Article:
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Internal Alignment — The Key to Professional Services Partnership Success

No professional service firm partnership works without getting buy-in and mindshare from the partners or account executives who manage client relationships.

While the strategic rationale for initiating individual partnerships may be crystal clear to the partner setting it up, getting buy-in and mindshare from other partners or account executives is often a challenge. And unless the challenge can be addressed and overcome, the success of the partnership is at great risk of failure. Sometimes a long and painful one, as some of you may have experienced.

Let’s start with the most common types of partnerships in which professional services firms engage. In addition to understanding what you need from the partner, it is important to understand how the partners likely see you. Both of those inform how internal stakeholders can better work together to make them successful.

Solution Providers — Your firm seeks a solution (typically software) that meets certain complementary needs of your clients and will drive billable hours. To the alliance partner, you’re a potentially valuable channel partner as they hope to boost their own revenue and market penetration.

Enabling Technology Providers — You want to use their technology to enable your firm to be more efficient, to do new things, or to seem more “sophisticated.” To them, you’re a power user or customer.

Similar Firm, Different Market — Your firm wants to support clients outside your regular territory, or reach new clients in a new marketplace (whether a new geographic territory or market segment). To that kind of a partner, you’re their solution provider.

Complementary Services — You want to fill gaps in your ability to serve clients, so you can sell a larger engagement or keep competitors from gaining a foothold. To such a partner, as in 'Solution Providers' above, you’re effectively a channel partner.

Each of these types of partnerships requires different ways of working together, but each must address a common set of questions:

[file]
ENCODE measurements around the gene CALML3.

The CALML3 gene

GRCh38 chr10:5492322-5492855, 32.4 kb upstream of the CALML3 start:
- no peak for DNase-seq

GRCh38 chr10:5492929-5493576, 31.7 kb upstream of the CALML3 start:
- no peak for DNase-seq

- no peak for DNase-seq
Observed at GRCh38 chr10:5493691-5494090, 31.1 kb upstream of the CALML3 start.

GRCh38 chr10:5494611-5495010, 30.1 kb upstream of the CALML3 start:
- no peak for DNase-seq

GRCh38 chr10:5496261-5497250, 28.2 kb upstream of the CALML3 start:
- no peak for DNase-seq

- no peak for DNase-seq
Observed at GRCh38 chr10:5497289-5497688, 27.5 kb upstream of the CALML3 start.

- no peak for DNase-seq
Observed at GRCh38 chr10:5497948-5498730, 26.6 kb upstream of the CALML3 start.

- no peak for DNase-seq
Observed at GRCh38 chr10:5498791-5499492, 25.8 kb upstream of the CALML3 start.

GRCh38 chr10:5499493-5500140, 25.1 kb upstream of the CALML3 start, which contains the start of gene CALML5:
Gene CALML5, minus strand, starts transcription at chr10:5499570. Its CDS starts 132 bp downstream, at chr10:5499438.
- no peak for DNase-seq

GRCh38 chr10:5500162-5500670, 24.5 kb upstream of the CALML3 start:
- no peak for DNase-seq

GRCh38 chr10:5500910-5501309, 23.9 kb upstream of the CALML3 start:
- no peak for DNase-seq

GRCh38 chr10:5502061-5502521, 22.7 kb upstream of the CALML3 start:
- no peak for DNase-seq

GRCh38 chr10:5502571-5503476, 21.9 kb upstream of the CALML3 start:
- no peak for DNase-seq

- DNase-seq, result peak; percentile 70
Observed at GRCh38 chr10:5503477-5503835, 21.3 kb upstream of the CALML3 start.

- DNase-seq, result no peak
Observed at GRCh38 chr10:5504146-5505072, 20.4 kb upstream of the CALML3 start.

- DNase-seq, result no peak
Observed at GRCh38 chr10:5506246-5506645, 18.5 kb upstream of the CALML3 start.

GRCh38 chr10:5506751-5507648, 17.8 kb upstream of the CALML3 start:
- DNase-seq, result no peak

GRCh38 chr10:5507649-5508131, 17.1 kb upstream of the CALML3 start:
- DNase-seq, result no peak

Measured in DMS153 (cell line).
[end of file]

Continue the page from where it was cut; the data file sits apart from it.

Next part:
• Who will spot and develop the opportunity? Own the account relationship?
  • Who will develop the scope and architect the solution?
  • What counts as a win?
  • Who will bear the costs of losing (proposal prep, POC, etc.)?
  • How will we share in costs of winning (discounts, liability limits, etc.)?

Of course, each of these questions requires a host of logistical and financial discussions among a wide swath of stakeholders — ideally before the deal is inked. But equally important is the need to achieve genuine internal buy-in and a shared mindset among all those involved. Without it, even the most well-written contract will fail to deliver value.

For account leaders, their most limited resource is their time. Why should they spend it helping an alliance partner? Their most valuable assets are their client relationships. Why should they risk them by putting an alliance partner into the mix? But from the perspective of the alliance partner who sees you as a channel, for example, that’s precisely what they want from you.

We’ve witnessed lots of alliance programs and partnership offices at large professional services firms. They are often under-resourced for the change management effort that is required. And they underestimate what it takes to mediate between unhappy alliance partners and disengaged internal stakeholders. 

And we counsel — and train — our clients on how to set up a partnership, how to onboard new partners, and how to engage account leadership. But the path to success starts with fitness of purpose: How do you align resources, as well as your partnering processes, dashboards, and other operational tasks to the reason you are in the partnership in the first place?

Without such alignment, partnerships are destined to fail.

Click here to read more on our experience with professional services clients.